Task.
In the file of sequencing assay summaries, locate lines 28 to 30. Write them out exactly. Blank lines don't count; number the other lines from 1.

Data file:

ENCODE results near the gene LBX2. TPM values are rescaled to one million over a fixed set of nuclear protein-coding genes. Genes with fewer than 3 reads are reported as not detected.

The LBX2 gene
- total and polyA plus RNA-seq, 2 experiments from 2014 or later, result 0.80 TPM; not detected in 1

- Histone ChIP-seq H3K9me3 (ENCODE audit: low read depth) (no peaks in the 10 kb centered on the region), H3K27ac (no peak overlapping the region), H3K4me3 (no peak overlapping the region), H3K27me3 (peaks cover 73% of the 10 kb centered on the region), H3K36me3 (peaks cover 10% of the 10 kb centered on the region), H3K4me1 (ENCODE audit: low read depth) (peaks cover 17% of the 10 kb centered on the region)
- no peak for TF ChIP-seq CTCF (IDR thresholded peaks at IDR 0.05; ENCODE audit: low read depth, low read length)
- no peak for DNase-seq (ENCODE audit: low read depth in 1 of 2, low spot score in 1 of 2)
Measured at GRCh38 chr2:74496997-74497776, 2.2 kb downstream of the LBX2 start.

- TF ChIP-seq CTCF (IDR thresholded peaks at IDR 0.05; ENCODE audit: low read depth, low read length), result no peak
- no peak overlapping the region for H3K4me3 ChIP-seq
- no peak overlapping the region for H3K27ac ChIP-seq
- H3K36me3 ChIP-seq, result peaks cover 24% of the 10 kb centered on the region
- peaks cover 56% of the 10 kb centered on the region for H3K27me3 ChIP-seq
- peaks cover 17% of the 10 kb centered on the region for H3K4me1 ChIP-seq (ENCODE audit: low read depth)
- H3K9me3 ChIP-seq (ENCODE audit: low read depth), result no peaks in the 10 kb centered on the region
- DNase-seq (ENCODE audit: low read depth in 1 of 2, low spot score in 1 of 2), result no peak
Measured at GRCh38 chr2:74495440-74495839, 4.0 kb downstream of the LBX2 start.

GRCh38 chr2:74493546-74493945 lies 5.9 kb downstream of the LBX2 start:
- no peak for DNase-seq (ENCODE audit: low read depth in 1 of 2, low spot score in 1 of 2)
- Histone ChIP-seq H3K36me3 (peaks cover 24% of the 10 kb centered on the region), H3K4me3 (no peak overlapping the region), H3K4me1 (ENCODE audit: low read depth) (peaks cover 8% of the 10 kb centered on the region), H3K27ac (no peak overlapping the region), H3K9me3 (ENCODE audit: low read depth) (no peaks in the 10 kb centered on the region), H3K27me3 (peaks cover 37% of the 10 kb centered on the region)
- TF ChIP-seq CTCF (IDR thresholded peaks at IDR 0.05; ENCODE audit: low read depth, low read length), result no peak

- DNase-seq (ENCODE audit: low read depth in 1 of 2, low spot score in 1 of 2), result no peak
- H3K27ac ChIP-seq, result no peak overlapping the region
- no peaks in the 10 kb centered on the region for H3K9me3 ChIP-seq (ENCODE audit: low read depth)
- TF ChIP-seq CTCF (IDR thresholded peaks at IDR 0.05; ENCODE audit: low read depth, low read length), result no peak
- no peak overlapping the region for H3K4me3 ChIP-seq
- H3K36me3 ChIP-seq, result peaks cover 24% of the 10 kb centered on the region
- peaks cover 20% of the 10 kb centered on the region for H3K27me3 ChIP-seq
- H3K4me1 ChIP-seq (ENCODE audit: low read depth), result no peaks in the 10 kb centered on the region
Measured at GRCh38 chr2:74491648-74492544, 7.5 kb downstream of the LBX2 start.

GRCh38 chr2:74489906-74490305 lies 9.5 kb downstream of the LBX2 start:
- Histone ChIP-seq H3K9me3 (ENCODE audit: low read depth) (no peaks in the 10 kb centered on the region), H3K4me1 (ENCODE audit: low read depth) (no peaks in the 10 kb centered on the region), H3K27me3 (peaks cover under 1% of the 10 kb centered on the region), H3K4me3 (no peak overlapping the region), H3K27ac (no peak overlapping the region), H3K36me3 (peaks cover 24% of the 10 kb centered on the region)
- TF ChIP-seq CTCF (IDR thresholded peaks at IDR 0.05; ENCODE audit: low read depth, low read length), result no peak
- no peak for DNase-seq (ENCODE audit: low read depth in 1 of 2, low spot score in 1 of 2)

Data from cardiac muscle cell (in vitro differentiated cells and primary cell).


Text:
- H3K4me1 ChIP-seq (ENCODE audit: low read depth), result no peaks in the 10 kb centered on the region
Measured at GRCh38 chr2:74491648-74492544, 7.5 kb downstream of the LBX2 start.

GRCh38 chr2:74489906-74490305 lies 9.5 kb downstream of the LBX2 start: